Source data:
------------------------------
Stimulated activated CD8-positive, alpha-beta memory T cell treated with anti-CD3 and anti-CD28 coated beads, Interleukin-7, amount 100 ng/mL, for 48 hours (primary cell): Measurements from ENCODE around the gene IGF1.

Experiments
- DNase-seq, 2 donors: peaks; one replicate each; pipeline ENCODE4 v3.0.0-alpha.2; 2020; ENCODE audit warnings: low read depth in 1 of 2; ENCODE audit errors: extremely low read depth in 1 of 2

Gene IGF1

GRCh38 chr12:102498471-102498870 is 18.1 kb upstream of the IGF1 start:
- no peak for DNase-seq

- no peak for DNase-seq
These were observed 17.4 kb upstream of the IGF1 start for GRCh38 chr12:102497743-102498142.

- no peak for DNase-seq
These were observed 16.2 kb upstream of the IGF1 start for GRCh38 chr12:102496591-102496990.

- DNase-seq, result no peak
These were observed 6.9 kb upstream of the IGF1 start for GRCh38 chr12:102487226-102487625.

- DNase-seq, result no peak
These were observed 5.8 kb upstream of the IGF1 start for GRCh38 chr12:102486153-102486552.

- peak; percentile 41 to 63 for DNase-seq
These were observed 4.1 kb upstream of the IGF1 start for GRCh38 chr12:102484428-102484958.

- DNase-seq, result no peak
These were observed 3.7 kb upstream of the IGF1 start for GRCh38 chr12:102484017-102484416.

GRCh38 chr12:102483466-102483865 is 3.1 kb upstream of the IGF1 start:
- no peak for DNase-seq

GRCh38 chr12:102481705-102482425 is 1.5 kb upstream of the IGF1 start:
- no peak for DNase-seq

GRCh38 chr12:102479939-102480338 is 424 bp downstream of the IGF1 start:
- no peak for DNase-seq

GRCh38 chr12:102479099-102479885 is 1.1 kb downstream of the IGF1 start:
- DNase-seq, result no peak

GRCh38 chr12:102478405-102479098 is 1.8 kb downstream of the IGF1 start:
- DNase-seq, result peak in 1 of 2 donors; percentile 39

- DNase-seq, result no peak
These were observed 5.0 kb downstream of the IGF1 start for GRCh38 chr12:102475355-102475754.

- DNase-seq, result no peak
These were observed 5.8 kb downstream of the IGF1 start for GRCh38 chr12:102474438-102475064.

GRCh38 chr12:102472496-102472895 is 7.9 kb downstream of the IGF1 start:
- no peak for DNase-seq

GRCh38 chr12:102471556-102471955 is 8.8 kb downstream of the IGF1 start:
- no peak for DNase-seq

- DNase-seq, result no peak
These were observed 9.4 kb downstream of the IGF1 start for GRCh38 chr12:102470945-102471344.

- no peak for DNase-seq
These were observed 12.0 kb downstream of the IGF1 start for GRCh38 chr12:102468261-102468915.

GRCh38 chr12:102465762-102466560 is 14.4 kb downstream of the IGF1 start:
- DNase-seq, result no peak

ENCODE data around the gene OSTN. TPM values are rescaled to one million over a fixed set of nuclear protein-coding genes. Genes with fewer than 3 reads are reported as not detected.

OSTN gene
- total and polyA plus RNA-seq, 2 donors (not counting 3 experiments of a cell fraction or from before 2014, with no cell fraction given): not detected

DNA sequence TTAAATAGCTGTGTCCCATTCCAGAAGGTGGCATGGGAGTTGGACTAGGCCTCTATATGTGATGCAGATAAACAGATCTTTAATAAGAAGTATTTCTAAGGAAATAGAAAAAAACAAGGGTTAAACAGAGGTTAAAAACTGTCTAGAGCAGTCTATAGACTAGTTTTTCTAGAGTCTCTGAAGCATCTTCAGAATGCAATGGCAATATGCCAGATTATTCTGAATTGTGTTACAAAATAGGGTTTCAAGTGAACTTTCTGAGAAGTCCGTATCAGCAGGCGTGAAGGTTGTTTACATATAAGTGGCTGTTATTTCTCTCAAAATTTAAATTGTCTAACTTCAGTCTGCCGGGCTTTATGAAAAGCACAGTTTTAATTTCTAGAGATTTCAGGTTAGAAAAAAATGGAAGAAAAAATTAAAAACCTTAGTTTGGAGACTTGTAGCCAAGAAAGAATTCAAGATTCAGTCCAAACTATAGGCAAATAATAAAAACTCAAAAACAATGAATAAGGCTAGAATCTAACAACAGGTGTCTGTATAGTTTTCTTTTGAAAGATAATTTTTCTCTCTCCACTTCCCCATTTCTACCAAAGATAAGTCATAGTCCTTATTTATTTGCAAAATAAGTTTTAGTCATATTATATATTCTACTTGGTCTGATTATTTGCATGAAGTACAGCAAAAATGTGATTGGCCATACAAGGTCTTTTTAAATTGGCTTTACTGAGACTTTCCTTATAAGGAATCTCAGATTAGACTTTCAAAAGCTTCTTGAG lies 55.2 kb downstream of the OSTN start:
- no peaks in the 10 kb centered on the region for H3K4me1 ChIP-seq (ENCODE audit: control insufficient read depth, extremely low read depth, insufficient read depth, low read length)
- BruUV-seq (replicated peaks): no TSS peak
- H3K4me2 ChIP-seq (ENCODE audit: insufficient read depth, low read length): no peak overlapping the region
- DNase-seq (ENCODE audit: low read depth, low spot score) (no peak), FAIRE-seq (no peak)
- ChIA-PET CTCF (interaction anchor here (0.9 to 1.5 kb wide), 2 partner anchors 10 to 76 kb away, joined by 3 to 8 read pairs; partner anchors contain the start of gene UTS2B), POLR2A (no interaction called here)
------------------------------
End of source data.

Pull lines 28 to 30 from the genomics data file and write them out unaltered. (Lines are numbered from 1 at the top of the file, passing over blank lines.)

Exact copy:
- DNase-seq, result peak in 1 of 2 donors; percentile 39

- DNase-seq, result no peak
These were observed 5.0 kb downstream of the IGF1 start for GRCh38 chr12:102475355-102475754.